Microsoft's Ballmer Boasts of Search Engine Progress

Two years after conceding his company erred in failing to develop its own search engine, Microsoft Corp. (MSFT) Chief Executive Steve Ballmer boasted Thursday of progress in fighting industry leaders Google Inc. (GOOG) and Yahoo (YHOO) Inc.

Microsoft has, in a relatively short time, advanced in two key areas by creating its own search engine and online advertising platform.

But the software maker still has plenty of work to do — and Ballmer admits that he'd have preferred to have gotten started sooner.

"It would've been nice, there's no question," Ballmer said Thursday in an interview with The Associated Press.

Still, Ballmer defended the company's progress so far.

"I like to tell our people, 'I like the years when we make at least a year's progress in a year,'" Ballmer said. "I think we've made more than two years' progress in the last two years, so I'm excited about that. And yet, we have a whole lot more innovation that we want to bring to these areas."

Ballmer spoke at the same online advertising conference where two years ago, he described his company's search error as "the thing I feel worst about over the last few years."

Redmond-based Microsoft only recently began using its own technology for delivering search results, and it remains substantially less popular than Google and Yahoo. Nielsen/Net Ratings reported that Google had 49 percent of the U.S. search market share in March, while Yahoo had 22.5 percent and MSN Search had 11 percent.

Microsoft executives have repeatedly argued that the industry is just beginning to understand the potential of Internet search and that Microsoft is in it for the long term.

"I think we'll look back on this as the DOS era of search," said Christopher Payne, a corporate vice president in charge of Windows Live Search, referencing the very early days of the computer operating system.

Microsoft Chairman Bill Gates, speaking at the same conference Wednesday, conceded that Google has done "a great job" on building a search engine and advertising platform.

But he insisted Microsoft's effort is strong.

"I think this is one of the rare cases where we're being underestimated," Gates said.

On Thursday, Ballmer reiterated the company's dedication to improving its search position.

"We are hardcore about having the best search offering ourselves, with our partners," Ballmer said. "We'll just keep at it and at it and at it, and I have confidence in our ability to build a loyal user base."

Getting more people to use its search engine — and potentially see advertising on it — will be one way that Microsoft can succeed with its online advertising platform, adCenter.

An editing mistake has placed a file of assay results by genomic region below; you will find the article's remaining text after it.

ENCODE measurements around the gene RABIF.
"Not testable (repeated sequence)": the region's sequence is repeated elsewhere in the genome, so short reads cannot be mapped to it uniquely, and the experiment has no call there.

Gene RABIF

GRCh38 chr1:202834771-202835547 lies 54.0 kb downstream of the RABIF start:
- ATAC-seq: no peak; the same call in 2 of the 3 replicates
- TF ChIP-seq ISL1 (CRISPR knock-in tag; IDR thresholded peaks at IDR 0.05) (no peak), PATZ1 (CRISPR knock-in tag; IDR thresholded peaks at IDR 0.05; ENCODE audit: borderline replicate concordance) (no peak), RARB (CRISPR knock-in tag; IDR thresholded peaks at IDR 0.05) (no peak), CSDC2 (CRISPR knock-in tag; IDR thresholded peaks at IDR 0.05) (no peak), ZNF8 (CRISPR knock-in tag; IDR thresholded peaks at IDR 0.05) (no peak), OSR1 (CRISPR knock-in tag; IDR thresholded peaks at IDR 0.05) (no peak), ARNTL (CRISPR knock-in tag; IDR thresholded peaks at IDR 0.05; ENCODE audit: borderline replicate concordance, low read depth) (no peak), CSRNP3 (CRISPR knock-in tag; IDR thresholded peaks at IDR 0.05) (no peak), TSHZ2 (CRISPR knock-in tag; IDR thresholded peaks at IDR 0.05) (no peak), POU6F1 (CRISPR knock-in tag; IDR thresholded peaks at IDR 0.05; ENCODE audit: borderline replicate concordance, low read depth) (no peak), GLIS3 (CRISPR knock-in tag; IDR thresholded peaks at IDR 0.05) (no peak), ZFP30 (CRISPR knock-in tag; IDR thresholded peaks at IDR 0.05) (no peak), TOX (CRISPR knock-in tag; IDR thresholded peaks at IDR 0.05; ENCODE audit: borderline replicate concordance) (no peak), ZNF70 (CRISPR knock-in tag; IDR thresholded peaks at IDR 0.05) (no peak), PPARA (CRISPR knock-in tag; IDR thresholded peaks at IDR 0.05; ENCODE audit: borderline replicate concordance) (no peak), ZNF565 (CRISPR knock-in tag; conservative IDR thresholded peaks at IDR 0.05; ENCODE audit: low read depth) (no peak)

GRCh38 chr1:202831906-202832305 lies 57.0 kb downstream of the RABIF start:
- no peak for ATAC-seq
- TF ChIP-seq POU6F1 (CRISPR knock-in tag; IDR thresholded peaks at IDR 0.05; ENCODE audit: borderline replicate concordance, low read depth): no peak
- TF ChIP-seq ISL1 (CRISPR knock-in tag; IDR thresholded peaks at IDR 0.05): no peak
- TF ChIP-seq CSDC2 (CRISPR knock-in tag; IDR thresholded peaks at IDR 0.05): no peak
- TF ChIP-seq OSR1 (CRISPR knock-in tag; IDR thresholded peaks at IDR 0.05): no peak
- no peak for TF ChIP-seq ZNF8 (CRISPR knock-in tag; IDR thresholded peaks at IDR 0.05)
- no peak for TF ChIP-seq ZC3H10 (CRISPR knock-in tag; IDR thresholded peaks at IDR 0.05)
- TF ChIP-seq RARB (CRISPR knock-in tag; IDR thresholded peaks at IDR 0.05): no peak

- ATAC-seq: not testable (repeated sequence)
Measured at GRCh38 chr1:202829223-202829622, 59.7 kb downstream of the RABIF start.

But Ballmer said the search engine is just one piece of the puzzle.

The ambitious platform aims to eventually let companies advertise across multiple Microsoft products, including television and online video games, so Ballmer said the company's success also depends on things like drawing more people to its MSN portal, e-mail and instant-messaging offerings.

Microsoft is pouring money into its MSN online arm, which it sees as a key area of growth. Ballmer said Thursday the company plans to spend $1.1 billion in research and development for that unit in its fiscal year ending in June 2007, up from $500 million in the 2005 fiscal year and $700 million in the current fiscal year.

Ballmer said Microsoft's No. 1 research and development priority is to develop ways to deliver software as a service over the Internet, rather than in more traditional ways such as a CD in a retail box.

That fast-growing and highly competitive field includes everything from consumer offerings such as e-mail and photo-sharing to business applications that can be accessed online.

Companies ranging from Google to Inc. have found success in this field, while Microsoft still mostly delivers its software in more traditional ways. But Ballmer said Thursday he doesn't think the company is lagging its competitors, noting that Microsoft has strong technical expertise and a loyal online user base with products like its MSN Messenger.

Microsoft's plans to substantially increase overall research and development costs through the company's next fiscal year surprised analysts last week and sent Microsoft shares tumbling.

In the wake of Wall Street's reaction, Ballmer said he realized he needs to do a better job of persuading investors to be optimistic about how the increased spending could boost long-term growth.

"I have tried to be clear with our shareholders ... that there was a whole bunch of new innovation that we were investing in that I thought could drive growth," Ballmer said. "I think maybe people heard me more about the opportunity to drive growth than they heard me about the need to invest to drive growth."

Microsoft shares rose 27 cents, or 1.2 percent, to close at $23.44 in trading on the Nasdaq Stock Market on Thursday, a day after the stock slid to a new 52-week low.